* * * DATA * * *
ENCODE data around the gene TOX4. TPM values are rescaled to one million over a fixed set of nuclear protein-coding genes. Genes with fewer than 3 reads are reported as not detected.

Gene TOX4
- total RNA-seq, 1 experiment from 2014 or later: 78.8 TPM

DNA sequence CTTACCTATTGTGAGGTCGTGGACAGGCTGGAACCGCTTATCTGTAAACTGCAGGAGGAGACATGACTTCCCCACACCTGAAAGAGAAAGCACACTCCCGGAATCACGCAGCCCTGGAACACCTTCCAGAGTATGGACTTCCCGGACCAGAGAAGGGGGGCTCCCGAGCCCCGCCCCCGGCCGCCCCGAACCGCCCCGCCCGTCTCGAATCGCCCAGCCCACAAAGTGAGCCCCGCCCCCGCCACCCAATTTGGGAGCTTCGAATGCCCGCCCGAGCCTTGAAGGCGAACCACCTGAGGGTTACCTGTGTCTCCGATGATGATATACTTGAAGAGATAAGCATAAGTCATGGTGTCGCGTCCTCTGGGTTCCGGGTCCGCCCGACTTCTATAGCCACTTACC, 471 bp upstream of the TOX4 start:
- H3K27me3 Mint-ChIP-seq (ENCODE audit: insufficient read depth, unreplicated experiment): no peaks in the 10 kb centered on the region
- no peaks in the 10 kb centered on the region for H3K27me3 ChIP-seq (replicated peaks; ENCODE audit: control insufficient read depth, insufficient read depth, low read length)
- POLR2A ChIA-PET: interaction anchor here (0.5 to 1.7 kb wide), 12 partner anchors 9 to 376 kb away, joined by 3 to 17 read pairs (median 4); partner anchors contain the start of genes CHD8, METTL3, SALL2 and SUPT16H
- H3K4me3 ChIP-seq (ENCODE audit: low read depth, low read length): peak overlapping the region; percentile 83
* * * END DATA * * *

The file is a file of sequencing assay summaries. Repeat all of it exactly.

ENCODE data around the gene TOX4. TPM values are rescaled to one million over a fixed set of nuclear protein-coding genes. Genes with fewer than 3 reads are reported as not detected.

Gene TOX4
- total RNA-seq, 1 experiment from 2014 or later: 78.8 TPM

DNA sequence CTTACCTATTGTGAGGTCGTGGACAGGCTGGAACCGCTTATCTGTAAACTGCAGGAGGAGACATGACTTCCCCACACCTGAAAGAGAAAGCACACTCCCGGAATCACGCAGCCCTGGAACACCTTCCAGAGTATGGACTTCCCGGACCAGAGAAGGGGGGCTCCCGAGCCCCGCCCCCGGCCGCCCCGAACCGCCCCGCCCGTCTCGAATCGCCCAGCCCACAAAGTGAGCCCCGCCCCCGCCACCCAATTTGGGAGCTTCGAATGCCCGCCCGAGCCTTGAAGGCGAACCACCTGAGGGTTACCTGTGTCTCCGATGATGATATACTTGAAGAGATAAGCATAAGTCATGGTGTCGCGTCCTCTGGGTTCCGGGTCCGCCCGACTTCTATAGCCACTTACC, 471 bp upstream of the TOX4 start:
- H3K27me3 Mint-ChIP-seq (ENCODE audit: insufficient read depth, unreplicated experiment): no peaks in the 10 kb centered on the region
- no peaks in the 10 kb centered on the region for H3K27me3 ChIP-seq (replicated peaks; ENCODE audit: control insufficient read depth, insufficient read depth, low read length)
- POLR2A ChIA-PET: interaction anchor here (0.5 to 1.7 kb wide), 12 partner anchors 9 to 376 kb away, joined by 3 to 17 read pairs (median 4); partner anchors contain the start of genes CHD8, METTL3, SALL2 and SUPT16H
- H3K4me3 ChIP-seq (ENCODE audit: low read depth, low read length): peak overlapping the region; percentile 83